Somewhere near Poland’s Bialowieza Forest, a cow wanders free amongst the wild bison. Though centuries of breeding have attempted to domesticate her impulse to run with her chosen herd, she will not willingly return to pasture.
The BBC reports that this shero was first spotted by ornithologist Adam Zbyryt, who was out minding his business and staring at some birds. But then he noticed amongst a group of 50 bison that one animal that seemed out of place:
He made the news in November when he told TVN24: “it’s not unusual to see bison near the Bialowieza Forest, but one animal caught my eye. It was a completely different light-brown shade from the rest of the herd. Bison are chestnut or dark brown”.
After peeping through his binoculars, Zbybrt recognized the interloper as a French breed of bovine called a Limousin cow, which are popular in Poland. A fun story, and one it was assumed would end when winter set in and the cow realized the price of freedom was cold hooves. Not so.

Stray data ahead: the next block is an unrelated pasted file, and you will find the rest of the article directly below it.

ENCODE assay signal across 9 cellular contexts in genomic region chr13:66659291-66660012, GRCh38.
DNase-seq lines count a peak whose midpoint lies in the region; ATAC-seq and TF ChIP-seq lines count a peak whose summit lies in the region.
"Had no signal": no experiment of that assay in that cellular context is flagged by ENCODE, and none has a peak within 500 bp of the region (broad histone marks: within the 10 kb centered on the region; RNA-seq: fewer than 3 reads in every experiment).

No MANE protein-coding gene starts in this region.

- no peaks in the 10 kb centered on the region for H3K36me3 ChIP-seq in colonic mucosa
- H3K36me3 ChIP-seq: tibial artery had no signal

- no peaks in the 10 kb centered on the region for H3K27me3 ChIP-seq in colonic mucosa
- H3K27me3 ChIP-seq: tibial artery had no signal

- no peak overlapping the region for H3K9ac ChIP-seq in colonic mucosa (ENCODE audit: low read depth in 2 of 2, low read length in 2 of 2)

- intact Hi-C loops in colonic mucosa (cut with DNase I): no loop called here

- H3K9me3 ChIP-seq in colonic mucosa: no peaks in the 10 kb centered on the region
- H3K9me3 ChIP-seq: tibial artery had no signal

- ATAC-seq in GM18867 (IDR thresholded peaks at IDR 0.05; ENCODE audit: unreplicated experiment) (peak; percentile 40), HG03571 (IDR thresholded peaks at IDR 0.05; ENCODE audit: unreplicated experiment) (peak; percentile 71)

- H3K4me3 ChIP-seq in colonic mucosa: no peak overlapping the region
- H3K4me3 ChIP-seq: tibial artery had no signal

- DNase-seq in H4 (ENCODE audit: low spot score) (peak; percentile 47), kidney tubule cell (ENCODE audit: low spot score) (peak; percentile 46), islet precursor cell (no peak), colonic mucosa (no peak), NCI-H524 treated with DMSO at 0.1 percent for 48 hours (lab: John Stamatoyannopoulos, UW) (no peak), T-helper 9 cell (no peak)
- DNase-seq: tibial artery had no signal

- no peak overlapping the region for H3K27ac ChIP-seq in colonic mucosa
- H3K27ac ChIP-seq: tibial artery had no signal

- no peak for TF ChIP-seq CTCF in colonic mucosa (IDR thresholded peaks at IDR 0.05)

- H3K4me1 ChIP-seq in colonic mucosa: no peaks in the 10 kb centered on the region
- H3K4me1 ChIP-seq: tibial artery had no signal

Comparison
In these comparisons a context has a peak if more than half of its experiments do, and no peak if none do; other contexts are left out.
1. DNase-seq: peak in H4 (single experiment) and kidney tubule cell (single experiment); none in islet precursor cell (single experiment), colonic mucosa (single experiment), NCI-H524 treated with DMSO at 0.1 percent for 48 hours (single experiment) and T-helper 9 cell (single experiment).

Biologist Rafal Kowalczyk saw her again just this week, still looking in fine fettle and still trying to fit in with the bison. Cow behavior is a bit different than bisons according to Kowalczyk, who said that they “act like one organism and she stands out.” However, her proximity to the group likely saved her from predators like wolves.
It’s hard to picture a happy ending for the cow, who may pose a danger to the herd if she successfully mates with one of their members. Bialowieza bison are a vulnerable population, so mixing up their genetics with domestic cows is a bad idea for bison longevity.
The cow is currently too young to breed, but the threat of her recapture looms. For now, she lives in local legend at the cow who “chose freedom,’ despite the dangers in her unconventional path. We salute your conviction, free cow. May you find what you’re looking for.